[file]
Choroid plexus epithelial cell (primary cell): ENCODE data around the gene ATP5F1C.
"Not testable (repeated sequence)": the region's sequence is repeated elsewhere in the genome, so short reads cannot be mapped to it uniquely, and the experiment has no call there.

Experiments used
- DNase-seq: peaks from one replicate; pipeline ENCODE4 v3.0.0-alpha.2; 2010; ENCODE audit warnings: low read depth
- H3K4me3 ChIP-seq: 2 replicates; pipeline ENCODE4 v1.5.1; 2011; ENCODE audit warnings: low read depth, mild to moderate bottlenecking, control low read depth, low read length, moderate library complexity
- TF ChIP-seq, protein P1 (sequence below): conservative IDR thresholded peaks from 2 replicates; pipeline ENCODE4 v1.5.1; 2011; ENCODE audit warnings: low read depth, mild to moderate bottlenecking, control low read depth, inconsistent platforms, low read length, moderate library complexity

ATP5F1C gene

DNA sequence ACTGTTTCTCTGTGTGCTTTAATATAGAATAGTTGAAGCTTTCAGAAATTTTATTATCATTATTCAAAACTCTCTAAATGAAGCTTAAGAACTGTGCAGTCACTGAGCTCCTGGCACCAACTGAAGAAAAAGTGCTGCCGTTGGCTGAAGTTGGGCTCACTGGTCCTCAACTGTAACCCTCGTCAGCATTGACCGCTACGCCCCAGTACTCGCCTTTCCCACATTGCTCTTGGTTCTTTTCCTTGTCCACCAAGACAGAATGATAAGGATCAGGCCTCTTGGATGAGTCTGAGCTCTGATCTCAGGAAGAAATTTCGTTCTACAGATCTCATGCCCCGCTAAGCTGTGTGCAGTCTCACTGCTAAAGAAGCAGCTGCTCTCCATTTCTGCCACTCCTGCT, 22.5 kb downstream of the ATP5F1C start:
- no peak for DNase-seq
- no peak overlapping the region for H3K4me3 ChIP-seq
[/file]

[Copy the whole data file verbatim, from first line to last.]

Choroid plexus epithelial cell (primary cell): ENCODE data around the gene ATP5F1C.
"Not testable (repeated sequence)": the region's sequence is repeated elsewhere in the genome, so short reads cannot be mapped to it uniquely, and the experiment has no call there.

Experiments used
- DNase-seq: peaks from one replicate; pipeline ENCODE4 v3.0.0-alpha.2; 2010; ENCODE audit warnings: low read depth
- H3K4me3 ChIP-seq: 2 replicates; pipeline ENCODE4 v1.5.1; 2011; ENCODE audit warnings: low read depth, mild to moderate bottlenecking, control low read depth, low read length, moderate library complexity
- TF ChIP-seq, protein P1 (sequence below): conservative IDR thresholded peaks from 2 replicates; pipeline ENCODE4 v1.5.1; 2011; ENCODE audit warnings: low read depth, mild to moderate bottlenecking, control low read depth, inconsistent platforms, low read length, moderate library complexity

ATP5F1C gene

DNA sequence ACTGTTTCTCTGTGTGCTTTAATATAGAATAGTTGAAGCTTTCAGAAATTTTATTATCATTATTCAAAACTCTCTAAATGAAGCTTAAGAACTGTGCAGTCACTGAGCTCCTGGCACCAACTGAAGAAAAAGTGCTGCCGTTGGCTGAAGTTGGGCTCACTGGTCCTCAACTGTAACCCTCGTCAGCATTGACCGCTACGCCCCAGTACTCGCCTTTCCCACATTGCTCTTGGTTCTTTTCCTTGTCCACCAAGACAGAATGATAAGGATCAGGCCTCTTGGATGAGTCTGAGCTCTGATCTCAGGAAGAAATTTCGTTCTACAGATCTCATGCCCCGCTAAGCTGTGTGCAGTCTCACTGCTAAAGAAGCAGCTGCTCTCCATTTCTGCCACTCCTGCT, 22.5 kb downstream of the ATP5F1C start:
- no peak for DNase-seq
- no peak overlapping the region for H3K4me3 ChIP-seq